An opinion piece from Unite Union Executive member Melissa Goodman
A well deserved fist pump broke the air at a recent meeting of Unite union's executive delegates when it was announced that Salaried Managers will join hourly paid crew in negotiating for decent pay and working conditions for the first time ever as part of this year's contract negotiations.
I am a participating member of Unite union's executive, as the elected delegate for Burger King - most recently working as a Shift Supervisor and Assistant Store Manager. As such, I understand first hand that Burger King employees experience some of the lowest pay in the large corporate fast food industry in New Zealand.
Since the union was established just over a decade ago, Unite has represented workers at Burger King with fierce gusto. However, the collective agreement between Antares Restaurants Group Limited (trading as Burger King NZ) and Unite has always been limited to those workers on an hourly wage; excluding those on salaries.
At the same time, a number of supervisor workers are resisting a current push from upper management to move from their current hourly rate to a salaried rate. Although it may be presumed that moving to a salary contract may provide wage security, this move for many already has resulted in: a pathetic hourly pay rate for those expected to work long extended weekly hours and the undercutting of hourly paid workers who are already struggling with no chance of overtime pay. Supervisors are all too aware that the expectation to work long hours and cover for company managed under-staffing is a daily occurrence. For those moving to a salaried rate the chance of being paid a decent wage for the ACTUAL TIME they work is revoked.
Many salaried managers and supervisors are already being paid well below, the already low, market rate; even less if their actual time worked is taken into account. One of Unite's organisers recently came across a manager managing an entire Burger King restaurant on just $16.04 per hour, or perhaps less if you factor in the amount of hours they were expected to work each week.
Burger King and Wendy's are falling way behind in regards to wages when compared to similar fast food outlets. The vast majority of CREW members with no management qualifications or experience at KFC, McDonald's, Pizza Hut, Carl's Jr and Starbucks are paid more than this!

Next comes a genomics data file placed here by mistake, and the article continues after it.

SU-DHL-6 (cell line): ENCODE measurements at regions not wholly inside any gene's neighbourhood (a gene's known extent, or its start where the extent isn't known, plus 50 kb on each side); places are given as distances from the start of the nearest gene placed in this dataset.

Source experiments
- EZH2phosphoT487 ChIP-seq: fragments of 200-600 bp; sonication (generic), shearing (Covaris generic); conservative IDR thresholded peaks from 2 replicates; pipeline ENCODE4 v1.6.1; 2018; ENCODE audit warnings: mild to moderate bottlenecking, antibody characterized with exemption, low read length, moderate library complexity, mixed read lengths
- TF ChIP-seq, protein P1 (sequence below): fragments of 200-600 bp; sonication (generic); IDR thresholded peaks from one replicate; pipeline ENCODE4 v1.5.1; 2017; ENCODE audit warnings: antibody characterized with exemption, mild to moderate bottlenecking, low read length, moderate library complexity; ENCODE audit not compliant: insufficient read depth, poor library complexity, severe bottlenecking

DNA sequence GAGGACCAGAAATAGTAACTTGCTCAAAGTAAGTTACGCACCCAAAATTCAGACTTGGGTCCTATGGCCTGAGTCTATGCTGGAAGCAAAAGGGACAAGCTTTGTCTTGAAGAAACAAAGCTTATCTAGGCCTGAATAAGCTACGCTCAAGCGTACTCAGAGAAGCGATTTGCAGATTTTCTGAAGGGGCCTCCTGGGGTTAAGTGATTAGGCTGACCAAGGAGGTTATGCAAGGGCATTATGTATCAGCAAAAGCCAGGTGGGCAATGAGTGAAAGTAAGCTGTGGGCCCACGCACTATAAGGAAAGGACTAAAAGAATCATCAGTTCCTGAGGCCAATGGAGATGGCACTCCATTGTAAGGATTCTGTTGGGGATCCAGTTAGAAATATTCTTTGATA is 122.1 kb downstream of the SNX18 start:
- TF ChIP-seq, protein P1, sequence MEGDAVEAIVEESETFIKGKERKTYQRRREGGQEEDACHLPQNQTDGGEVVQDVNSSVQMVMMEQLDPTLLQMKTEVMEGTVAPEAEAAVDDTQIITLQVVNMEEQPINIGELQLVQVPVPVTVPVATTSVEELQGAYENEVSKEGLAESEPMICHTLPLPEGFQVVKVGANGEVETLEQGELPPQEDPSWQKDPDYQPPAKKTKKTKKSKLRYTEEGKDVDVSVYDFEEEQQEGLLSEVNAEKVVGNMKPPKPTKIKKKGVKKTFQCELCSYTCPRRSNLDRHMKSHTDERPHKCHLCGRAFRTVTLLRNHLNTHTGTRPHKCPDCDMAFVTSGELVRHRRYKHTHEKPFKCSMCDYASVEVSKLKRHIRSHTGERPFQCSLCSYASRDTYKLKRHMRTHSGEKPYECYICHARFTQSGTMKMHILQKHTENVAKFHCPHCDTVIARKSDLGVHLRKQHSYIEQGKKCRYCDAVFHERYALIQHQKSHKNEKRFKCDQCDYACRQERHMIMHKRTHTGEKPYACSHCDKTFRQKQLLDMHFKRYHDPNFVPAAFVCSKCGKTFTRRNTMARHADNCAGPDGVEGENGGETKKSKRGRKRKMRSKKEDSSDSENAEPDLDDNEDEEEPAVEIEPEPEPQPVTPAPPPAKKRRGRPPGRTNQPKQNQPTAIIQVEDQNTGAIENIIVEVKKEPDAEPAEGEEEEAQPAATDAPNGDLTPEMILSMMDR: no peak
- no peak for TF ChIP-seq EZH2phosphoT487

To make it worse, Burger King NZ includes the employer's Kiwisaver contribution as part of the salary when advertising and offering salaried positions.
The salary is effectively used to undercut wages, give a false sense of promotion and move workers off the collective agreement and onto individual contracts without a way to collectively negotiate. Less pay for more work, more responsibilities, less flexibility in your working arrangements and a whole lot more stress! Burger King NZ are maintaining their position, destitute of vision, to remain the lowest of the low - a change is desperately needed.
BUT NOW, these diligent, conscientious, tireless and earnest salaried workers will have a chance to collectively push for a decent wage in the first ever collective agreement that includes Burger King's salaried workers in New Zealand. This move from Unite will have a profound impact on Burger King employees because ALL workers need protection from the tirade of unethical practices that feed down to all levels of the corporate hierarchy.
Negotiations between Unite and Antares Restaurant Group Ltd are due to commence in August.
By Andrew Dean
(Reprinted from Stuff)
One worker has been backpaid and several others are waiting to be paid for working illegal, unpaid pre-employment work trials and other unpaid work at McDonald's New Zealand's newest restaurant. Workers had to attend compulsory unpaid meetings and work for free cleaning the restaurant in preparation for opening day.
Heidi Louise Batt worked two unpaid 4 hour shifts without being told that she wouldn't be paid prior. She wasn't told that she was rejected for the job until she asked to be paid. It was the first job she had applied for in her life.